[Updated 4/25/19, 11 am CT. See below.] U.S. technology startups continue to pull in heaps of cash to try and stave off shortages of a crucial medical radioisotope.
NorthStar Medical Technologies said this week it closed a deal to receive up to $100 million in secured debt financing from funds managed by Oberland Capital Management. Beloit, WI-based NorthStar said it received $75 million up front, and the company has the option to draw $25 million more by the end of 2020.
NorthStar said it will use the funding to expand its capacity for producing the isotope molybdenum-99 using processes that don’t involve uranium. The company produces batches of the isotope at a nuclear reactor in Columbia, MO, as part of a partnership with the University of Missouri Research Reactor, though NorthStar’s long-term plan is to also manufacture molybdenum-99 at its Wisconsin headquarters using electron beam accelerators, a spokesperson told Xconomy. [Added spokesperson comment to clarify production plans.—Eds.]
Molybdenum-99 decays into technetium-99m, the most widely used radioisotope in medical imaging procedures. Scarcity of the key radioisotope in recent years has sparked concern and kicked off a race between several U.S. companies to resume domestic production of the material. NorthStar began making and selling molybdenum-99 last year, becoming the first domestic producer of the radioisotope in more than 25 years.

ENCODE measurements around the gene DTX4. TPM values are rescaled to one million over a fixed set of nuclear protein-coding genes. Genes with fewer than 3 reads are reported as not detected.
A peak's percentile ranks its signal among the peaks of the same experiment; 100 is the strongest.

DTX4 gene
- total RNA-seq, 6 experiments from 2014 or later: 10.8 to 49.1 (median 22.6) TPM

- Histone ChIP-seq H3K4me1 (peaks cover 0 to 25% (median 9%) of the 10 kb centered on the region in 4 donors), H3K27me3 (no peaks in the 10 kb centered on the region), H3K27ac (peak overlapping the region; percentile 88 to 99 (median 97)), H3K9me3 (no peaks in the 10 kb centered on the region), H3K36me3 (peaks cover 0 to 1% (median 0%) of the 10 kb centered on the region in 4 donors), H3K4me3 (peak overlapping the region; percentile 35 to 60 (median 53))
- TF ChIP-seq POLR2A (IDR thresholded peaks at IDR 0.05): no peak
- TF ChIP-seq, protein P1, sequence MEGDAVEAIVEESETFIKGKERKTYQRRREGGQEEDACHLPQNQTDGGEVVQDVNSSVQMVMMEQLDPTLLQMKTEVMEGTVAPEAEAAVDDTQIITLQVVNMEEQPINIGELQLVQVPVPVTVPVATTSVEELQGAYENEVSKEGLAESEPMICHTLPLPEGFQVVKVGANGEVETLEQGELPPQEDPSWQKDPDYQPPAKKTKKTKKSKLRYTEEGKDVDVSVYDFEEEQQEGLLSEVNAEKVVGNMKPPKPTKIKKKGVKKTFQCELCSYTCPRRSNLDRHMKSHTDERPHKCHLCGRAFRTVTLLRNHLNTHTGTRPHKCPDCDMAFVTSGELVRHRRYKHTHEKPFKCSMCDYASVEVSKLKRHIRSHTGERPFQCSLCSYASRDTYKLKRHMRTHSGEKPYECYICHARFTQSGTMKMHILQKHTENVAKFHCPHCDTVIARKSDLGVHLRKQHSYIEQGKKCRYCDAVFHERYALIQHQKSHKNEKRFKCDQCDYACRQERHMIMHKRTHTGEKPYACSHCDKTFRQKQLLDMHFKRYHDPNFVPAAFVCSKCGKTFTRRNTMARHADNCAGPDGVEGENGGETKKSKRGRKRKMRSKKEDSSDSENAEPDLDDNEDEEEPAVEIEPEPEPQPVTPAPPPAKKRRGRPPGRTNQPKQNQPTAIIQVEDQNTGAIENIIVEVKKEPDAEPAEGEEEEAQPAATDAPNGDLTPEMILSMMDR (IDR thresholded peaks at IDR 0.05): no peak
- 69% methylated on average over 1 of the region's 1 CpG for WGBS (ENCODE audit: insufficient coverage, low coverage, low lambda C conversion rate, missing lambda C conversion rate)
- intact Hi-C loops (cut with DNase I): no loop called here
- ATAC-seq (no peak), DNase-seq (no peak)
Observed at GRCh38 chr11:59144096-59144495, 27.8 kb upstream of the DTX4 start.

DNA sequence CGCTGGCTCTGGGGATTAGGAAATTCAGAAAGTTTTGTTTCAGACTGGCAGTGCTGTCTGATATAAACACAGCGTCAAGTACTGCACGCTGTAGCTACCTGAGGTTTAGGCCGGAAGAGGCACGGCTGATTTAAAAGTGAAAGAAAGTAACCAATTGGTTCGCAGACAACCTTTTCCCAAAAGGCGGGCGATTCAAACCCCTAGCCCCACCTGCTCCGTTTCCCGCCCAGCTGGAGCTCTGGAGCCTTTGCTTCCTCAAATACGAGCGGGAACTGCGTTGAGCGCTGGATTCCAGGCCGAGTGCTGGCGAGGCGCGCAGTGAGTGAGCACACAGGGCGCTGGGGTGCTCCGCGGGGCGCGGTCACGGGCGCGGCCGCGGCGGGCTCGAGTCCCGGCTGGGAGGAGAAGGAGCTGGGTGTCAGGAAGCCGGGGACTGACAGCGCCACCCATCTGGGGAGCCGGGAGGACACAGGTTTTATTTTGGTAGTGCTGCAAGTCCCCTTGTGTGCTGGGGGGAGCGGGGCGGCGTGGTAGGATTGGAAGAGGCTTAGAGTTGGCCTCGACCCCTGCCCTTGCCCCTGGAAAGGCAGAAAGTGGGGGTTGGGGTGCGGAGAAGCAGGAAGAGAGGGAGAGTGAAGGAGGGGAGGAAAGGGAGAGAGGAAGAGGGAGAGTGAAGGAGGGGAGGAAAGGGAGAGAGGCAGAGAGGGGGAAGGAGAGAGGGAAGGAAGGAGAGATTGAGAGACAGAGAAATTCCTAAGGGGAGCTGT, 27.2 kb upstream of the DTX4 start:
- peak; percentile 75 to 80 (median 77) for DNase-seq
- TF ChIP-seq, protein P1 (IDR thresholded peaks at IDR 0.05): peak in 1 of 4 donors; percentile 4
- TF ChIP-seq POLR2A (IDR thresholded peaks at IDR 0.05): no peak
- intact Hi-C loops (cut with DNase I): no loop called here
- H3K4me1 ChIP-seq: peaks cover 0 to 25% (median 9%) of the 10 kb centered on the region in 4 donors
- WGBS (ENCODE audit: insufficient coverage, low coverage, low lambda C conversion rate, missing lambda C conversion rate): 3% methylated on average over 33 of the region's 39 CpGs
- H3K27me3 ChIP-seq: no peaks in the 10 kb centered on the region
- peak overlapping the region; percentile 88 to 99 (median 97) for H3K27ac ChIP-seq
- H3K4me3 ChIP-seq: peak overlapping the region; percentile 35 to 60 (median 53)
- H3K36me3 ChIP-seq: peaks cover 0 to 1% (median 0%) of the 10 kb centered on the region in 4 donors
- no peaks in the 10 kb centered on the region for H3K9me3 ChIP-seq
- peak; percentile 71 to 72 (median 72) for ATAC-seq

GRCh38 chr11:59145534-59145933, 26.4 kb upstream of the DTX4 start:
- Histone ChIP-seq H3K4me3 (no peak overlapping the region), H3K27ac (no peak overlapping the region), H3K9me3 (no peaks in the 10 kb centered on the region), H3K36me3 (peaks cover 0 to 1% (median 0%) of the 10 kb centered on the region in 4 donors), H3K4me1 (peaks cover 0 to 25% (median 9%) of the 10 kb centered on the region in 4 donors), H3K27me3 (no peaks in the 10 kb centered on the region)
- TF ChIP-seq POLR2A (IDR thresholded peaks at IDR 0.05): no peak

NorthStar also sells a device called the RadioGenix System, which decays the molybdenum-99 into technetium-99m. The FDA approved NorthStar’s device last year. The company’s business model involves selling molybdenum-99 and the RadioGenix device to nuclear pharmacies, which compound and dispense radioactive materials for use in procedures involving radioisotopes and other nuclear medicines. These nuclear pharmacies use NorthStar’s equipment to decay the molybdenum-99 into technetium-99m, and sell the finished product to hospitals.
In addition to boosting its manufacturing capacity, NorthStar said it will use the financing to help make its production processes more efficient, enhance the RadioGenix System, and invest in research and development. The company’s projects include a 20,000-square-foot expansion of its Beloit facility and augmenting its manufacturing capabilities at its facility in Missouri.
“NorthStar is further investing in the future with additional planned expansions and ongoing R&D activities,” NorthStar CEO Stephen Merrick said in a prepared statement.
The investment comes about five months after a nearby competitor, Shine Medical Technologies, secured a windfall of its own. In November, Janesville, WI-based Shine said it raised a $30 million Series B venture funding round. It also closed a separate agreement with Deerfield Management, which will provide Shine with up to $150 million in financing, to be doled out in stages if Shine hits certain milestones.
Shine—which uses a different method than NorthStar currently uses to make molybdenum-99, involving particle accelerators—has yet to begin producing the isotope for customers. The company recently said it plans to break ground in early May on its planned facility for producing medical isotopes at a commercial scale. Manufacturing operations are expected to begin in 2021, Shine said in November.
Shine CEO Greg Piefer told Xconomy in 2015 he didn’t think getting to market first would spell the end of the competition between the U.S.-based medical isotope technology companies. (Another player is Coquí RadioPharmaceuticals.) Indeed, if the recent financing deals for NorthStar and Shine are any indication, the war for market dominance is just getting started.